The Pros and Cons of Spermicidal Lubricant Condoms

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A spermicide is any compound that can be used to kill sperm. Spermicides are used in many contraceptives and come in several forms.

Midsection of woman holding condom
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Contraceptive foams, creams, suppositories, and films all contain spermicides. Furthermore, spermicides are needed for diaphragms and cervical caps to be effective.

Many spermicides currently available in the United States contain nonoxynol-9 (N-9). N-9 is also the spermicide in the Today sponge.

Other spermicides and spermicidal microbicides are currently under development. Many are being designed to avoid the problems currently being seen with N-9 use.

Condoms with spermicidal lube used to be a pretty common option for safe sex. However, that began to change once people started to become aware of the potential dangers of N-9 use.

What Is Nonoxynol-9?

N-9 is basically a type of detergent. It disrupts the plasma membranes (outer barrier) of sperm and other cells.

Scientists once believed N-9 to be effective at destroying STD pathogens, including HIV, herpes, chlamydia, and gonorrhea, but current research no longer supports this theory.

Other commercial spermicides that contain N-9 are also detergents. These products have similar properties to N-9.

Hidden Dangers of N-9

Many people think that if a little bit of spermicide is good, then a lot of spermicide is bound to be better. However, that theory is actually incorrect.

It turns out that many spermicides, when used in excess, can make sex more hazardous. They can actually increase your risk of getting or giving someone a sexually transmitted disease (STD).

When used frequently or in high amounts, N-9 causes inflammation of the vagina and cervix and can actually kill off layers of cells.

N-9 causes inflammation of the vagina and cervix. It can also actually kill off layers of cells in the vaginal epithelium, the layers of skin cells that line the vagina. That damage increases susceptibility to infection by STDs and the likelihood of transmitting them.

Regular use of N-9 may increase your risk of HIV, herpes, and other STDs. Some people may experience problems with even infrequent use.

High Risk of STDs?

If you're using a diaphragm, cervical cap, or the Today sponge for contraception and you're at high risk of sexually transmitted infections, talk to your doctor about possible alternative forms of contraception.

N-9 and Safer Sex

Not everyone needs to worry about N-9. However, it's good to have other options for practicing safe sex. That's particularly true if you have frequent sex. It's also true for people who are at high risk of STDs.

If you have frequent sex, consider using non-lubricated condoms with your own N-9-free lubricant, or non-spermicidal condoms. This is particularly important if you have sexual intercourse more than once or twice a day.

Lubricant is an important component of safe sex. It's important to use the right kind, though, and one containing N-9 may not be right for you.

If you're in a mutually monogamous relationship and you've all been tested, then the potentially increased STD risk may be less of a concern. STDs don't appear out of the blue. They're passed from one partner to another.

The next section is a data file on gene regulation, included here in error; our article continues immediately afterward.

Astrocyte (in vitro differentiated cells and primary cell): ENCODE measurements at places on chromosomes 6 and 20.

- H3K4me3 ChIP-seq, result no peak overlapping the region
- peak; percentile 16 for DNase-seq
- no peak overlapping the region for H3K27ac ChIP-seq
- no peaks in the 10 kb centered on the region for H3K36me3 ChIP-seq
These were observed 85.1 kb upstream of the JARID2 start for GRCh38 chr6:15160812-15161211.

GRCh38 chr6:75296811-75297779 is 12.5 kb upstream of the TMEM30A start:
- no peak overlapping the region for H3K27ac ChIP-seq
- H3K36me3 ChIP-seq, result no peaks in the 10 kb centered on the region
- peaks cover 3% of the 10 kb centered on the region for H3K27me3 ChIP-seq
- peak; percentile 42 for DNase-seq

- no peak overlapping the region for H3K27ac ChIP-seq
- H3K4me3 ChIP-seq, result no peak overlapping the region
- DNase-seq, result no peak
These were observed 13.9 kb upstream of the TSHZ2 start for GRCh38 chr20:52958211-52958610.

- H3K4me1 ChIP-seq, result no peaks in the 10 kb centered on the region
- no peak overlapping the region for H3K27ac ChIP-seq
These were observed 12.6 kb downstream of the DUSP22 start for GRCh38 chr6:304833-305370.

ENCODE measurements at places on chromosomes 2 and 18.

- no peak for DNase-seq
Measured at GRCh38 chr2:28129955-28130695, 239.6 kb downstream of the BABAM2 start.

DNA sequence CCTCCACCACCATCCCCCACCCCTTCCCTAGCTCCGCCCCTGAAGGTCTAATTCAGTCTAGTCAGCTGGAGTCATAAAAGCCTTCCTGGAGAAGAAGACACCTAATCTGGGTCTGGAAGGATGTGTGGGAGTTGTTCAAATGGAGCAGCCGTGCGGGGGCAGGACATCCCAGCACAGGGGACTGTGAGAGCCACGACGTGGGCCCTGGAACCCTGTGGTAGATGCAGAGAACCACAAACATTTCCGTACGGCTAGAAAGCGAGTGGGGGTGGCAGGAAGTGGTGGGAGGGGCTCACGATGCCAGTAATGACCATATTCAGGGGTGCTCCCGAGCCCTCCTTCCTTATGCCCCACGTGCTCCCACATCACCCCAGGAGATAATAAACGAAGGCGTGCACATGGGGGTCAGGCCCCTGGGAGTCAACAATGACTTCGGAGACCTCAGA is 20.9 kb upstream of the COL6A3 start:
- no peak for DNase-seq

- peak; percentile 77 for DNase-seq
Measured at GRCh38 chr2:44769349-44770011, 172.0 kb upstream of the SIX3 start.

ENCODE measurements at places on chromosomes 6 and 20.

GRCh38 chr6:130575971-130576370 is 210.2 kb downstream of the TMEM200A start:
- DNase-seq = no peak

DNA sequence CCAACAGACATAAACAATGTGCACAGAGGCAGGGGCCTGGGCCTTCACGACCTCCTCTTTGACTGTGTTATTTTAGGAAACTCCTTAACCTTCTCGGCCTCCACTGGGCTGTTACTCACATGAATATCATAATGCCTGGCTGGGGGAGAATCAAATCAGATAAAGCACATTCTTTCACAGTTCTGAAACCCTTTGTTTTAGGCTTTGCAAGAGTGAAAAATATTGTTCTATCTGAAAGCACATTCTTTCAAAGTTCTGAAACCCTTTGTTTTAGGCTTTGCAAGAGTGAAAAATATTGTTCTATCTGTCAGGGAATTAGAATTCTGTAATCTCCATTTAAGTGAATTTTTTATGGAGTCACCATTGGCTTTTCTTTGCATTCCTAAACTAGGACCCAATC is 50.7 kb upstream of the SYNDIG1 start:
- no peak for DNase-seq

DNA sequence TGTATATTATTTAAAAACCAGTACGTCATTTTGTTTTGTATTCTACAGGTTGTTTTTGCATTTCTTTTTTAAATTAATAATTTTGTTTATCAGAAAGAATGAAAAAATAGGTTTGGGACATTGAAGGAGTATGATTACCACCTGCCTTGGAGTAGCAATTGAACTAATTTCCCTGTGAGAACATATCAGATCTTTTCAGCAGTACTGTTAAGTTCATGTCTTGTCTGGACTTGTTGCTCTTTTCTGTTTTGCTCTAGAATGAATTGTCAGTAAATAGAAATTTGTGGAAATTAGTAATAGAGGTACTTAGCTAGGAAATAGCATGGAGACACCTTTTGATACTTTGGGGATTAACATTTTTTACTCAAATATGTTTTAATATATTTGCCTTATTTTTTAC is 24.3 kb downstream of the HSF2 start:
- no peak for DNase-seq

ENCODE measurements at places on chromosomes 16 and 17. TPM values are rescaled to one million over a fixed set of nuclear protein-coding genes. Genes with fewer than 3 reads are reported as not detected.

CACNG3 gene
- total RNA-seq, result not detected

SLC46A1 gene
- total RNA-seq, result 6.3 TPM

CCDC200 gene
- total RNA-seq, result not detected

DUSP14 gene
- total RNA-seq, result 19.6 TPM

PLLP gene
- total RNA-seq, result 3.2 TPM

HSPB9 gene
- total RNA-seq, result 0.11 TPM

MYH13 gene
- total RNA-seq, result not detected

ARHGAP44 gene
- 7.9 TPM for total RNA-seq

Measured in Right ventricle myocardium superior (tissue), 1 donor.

Uses of Spermicidal Lube Condoms

If you're at high risk of pregnancy and low risk of STDs, spermicidal-lubricated condoms may still be a reasonable choice. To help you decide, information about condoms with spermicidal lubricant is provided below:

  • Price: Spermicidal-lubricated condoms don't cost more than other condoms.
  • Ease of acquisition: Condoms with spermicidal lube are available at most drug stores and online
  • Use during vaginal intercourse: Condoms with spermicidal lubricant may have an advantage for people in monogamous heterosexual relationships who are more concerned with pregnancy than STDs. Otherwise, they have no advantage over other condoms.
  • Use during oral sex: Condoms with a spermicidal lubricant are particularly bad for oral sex. N-9 not only can make your tongue numb, but it also tastes horrible.
  • Use during anal sex: N-9 may cause damage to the rectal lining that could increase the likelihood of transmitting HIV or another infection. Condoms without N-9 are probably a better idea for anal sex.

A Word From Verywell

Spermicidal-lubricated condoms are, most often, latex condoms lubricated with N-9. Although spermicide should increase the contraceptive efficacy of the condom, that may be offset by the disadvantages of a spermicidal personal lubricant.

There's evidence that use—and particularly frequent use—of a spermicidal lubricant containing N-9 may actually increase your susceptibility to STDs. Because of this, few sex educators recommend using spermicidal-lubricated condoms.

Their only really appropriate use is for preventing pregnancy in low-risk relationships.

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  1. World Health Organization. Nonoxynol-9 ineffective in preventing HIV infection.

  2. Zalenskaya IA, Cerocchi OG, Joseph T, Donaghay MA, Schriver SD, Doncel GF. Increased COX-2 expression in human vaginal epithelial cells exposed to nonoxynol-9, a vaginal contraceptive microbicide that failed to protect women from HIV-1 infection. Am J Reprod Immunol. 2011;65(6):569-77. doi:10.1111/j.1600-0897.2010.00964.x

  3. World Health Organization. Nonoxynol-9 ineffective in preventing HIV infection.